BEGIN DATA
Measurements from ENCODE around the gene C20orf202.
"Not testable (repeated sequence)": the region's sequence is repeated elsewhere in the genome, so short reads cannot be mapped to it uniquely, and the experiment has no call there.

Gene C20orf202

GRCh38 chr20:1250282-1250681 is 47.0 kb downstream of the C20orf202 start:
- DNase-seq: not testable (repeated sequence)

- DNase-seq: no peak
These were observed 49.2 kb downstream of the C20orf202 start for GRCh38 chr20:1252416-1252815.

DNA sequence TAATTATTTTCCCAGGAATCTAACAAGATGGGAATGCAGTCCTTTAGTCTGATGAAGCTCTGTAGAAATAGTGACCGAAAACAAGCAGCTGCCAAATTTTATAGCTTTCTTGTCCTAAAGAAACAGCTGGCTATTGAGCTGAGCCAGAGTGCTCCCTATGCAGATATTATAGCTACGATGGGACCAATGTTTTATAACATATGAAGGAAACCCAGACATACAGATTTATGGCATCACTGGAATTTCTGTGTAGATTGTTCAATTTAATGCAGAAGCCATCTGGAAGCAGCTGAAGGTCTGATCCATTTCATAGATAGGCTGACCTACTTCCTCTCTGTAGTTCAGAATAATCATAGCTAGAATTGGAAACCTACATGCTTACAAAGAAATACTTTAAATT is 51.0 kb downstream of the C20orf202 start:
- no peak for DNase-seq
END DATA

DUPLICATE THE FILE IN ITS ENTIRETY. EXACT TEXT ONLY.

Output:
Measurements from ENCODE around the gene C20orf202.
"Not testable (repeated sequence)": the region's sequence is repeated elsewhere in the genome, so short reads cannot be mapped to it uniquely, and the experiment has no call there.

Gene C20orf202

GRCh38 chr20:1250282-1250681 is 47.0 kb downstream of the C20orf202 start:
- DNase-seq: not testable (repeated sequence)

- DNase-seq: no peak
These were observed 49.2 kb downstream of the C20orf202 start for GRCh38 chr20:1252416-1252815.

DNA sequence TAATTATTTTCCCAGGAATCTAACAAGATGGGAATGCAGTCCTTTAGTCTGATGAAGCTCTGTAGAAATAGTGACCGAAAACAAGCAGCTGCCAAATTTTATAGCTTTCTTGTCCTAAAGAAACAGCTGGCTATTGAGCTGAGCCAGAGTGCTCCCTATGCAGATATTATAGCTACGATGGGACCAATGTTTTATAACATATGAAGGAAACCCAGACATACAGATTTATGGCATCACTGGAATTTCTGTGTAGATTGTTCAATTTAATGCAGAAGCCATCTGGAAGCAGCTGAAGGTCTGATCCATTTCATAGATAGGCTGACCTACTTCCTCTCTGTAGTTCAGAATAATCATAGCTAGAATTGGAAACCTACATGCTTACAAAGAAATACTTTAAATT is 51.0 kb downstream of the C20orf202 start:
- no peak for DNase-seq